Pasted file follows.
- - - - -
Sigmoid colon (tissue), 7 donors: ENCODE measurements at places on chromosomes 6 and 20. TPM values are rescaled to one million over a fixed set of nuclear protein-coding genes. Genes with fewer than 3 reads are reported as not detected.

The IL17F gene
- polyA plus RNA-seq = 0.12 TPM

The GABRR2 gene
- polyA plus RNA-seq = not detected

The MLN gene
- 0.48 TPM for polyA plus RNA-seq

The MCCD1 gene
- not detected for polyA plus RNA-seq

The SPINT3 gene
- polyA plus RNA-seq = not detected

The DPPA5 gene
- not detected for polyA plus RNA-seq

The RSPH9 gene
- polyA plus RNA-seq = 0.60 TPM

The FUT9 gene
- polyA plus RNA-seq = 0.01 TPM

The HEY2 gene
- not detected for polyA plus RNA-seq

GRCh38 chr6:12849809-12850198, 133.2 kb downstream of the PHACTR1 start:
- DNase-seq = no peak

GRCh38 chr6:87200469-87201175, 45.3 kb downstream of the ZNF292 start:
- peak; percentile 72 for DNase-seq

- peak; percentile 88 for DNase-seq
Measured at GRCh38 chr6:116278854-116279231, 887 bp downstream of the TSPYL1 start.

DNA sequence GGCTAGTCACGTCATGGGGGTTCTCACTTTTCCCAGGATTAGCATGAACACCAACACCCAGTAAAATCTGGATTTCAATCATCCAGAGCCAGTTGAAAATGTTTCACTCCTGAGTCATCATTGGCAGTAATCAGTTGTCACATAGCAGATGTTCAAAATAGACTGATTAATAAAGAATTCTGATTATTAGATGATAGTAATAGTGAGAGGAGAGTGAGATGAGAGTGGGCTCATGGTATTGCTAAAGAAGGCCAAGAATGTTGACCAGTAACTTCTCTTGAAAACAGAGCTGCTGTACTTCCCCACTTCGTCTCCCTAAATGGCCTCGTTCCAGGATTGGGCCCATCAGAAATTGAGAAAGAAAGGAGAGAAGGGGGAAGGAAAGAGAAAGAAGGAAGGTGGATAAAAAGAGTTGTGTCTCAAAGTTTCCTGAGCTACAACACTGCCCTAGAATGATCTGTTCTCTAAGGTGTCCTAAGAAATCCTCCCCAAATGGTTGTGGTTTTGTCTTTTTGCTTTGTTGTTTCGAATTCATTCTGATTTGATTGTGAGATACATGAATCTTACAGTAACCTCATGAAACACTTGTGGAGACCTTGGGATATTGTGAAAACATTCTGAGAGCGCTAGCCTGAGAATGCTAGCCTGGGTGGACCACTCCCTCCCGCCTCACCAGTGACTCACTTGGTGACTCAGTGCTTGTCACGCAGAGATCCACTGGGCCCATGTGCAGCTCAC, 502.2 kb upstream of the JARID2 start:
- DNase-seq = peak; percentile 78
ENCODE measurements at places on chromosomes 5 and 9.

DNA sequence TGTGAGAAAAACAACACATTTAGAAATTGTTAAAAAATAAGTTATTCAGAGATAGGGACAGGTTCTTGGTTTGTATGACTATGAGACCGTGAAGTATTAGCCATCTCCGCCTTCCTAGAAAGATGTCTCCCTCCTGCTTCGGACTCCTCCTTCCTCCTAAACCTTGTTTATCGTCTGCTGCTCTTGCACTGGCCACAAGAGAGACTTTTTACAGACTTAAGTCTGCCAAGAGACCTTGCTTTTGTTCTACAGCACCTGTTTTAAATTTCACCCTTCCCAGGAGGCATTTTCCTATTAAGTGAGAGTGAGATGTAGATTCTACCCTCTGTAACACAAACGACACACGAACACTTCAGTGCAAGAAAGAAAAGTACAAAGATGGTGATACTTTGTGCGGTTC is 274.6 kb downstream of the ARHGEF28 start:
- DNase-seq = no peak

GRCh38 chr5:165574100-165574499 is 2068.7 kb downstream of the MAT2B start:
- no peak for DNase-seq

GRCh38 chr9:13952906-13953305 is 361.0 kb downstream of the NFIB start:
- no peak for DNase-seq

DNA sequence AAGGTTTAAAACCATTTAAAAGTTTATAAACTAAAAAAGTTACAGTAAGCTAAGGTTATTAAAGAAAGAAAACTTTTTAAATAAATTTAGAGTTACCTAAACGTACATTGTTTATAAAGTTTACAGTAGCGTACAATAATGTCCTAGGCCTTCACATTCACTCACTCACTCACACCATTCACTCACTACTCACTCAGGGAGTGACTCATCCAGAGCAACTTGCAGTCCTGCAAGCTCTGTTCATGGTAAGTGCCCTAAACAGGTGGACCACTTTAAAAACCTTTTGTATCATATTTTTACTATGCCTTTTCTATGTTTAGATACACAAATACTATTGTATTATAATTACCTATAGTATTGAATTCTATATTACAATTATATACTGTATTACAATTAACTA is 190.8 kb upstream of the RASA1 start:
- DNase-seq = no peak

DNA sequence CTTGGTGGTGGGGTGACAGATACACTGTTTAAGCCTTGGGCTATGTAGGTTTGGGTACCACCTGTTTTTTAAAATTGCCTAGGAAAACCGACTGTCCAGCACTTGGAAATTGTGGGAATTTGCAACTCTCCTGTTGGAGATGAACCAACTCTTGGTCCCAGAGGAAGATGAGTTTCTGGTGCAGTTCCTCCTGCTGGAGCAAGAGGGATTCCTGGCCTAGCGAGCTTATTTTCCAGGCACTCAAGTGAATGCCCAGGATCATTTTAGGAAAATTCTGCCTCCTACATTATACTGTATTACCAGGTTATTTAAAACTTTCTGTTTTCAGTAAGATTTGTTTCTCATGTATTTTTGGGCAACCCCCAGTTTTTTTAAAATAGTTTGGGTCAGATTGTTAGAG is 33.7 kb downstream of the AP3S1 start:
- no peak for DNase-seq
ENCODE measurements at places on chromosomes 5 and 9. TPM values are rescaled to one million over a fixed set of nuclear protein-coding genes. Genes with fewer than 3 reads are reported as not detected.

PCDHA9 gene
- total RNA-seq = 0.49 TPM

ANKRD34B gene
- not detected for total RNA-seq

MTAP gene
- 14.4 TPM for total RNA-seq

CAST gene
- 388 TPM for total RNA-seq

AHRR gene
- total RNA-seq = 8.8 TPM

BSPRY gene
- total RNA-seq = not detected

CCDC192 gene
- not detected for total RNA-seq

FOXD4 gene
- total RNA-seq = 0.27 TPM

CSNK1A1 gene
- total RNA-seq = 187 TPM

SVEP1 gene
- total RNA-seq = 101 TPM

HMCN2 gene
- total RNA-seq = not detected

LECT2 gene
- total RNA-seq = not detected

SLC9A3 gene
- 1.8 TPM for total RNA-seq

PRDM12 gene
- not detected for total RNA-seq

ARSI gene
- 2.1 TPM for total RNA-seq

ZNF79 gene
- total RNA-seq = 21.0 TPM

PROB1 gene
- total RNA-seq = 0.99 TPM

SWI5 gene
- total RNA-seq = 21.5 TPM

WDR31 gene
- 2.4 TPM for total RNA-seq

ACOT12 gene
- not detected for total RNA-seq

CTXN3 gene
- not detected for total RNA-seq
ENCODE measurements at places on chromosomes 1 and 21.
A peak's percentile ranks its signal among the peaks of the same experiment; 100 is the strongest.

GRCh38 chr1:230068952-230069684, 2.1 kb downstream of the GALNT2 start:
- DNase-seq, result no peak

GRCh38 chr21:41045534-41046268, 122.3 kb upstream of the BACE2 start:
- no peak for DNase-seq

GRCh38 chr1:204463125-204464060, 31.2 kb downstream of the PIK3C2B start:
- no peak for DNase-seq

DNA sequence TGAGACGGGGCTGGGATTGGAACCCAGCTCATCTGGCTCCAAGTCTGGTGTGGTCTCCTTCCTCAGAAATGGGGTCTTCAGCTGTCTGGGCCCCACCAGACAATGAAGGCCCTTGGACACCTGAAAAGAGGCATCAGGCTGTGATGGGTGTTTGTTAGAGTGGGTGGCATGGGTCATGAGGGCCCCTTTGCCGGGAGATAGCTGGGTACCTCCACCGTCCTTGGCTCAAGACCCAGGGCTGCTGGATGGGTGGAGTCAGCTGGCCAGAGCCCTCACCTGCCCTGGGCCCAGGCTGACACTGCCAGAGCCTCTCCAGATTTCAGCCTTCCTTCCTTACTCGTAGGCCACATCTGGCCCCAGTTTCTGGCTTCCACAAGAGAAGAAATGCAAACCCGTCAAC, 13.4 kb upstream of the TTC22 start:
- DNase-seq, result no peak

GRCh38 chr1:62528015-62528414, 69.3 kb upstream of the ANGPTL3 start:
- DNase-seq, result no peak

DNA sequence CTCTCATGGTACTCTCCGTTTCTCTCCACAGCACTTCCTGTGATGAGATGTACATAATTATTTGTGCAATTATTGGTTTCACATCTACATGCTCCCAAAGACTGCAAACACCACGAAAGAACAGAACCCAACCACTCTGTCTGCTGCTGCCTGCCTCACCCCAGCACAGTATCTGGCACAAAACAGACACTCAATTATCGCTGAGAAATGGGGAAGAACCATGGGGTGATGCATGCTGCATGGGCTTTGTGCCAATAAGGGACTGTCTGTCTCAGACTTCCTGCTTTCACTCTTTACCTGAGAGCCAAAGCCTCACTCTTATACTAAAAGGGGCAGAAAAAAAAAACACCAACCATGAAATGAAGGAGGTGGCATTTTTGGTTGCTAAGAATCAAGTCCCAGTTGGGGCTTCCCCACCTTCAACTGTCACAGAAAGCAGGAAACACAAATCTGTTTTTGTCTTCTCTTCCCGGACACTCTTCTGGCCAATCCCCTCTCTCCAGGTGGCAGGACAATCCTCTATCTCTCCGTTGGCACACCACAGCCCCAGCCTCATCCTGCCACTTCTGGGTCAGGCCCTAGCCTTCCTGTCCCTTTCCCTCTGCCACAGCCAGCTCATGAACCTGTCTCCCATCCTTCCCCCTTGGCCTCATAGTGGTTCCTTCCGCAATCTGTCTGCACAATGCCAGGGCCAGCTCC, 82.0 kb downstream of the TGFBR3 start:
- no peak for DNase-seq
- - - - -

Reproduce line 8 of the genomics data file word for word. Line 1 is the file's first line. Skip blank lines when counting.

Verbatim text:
The MCCD1 gene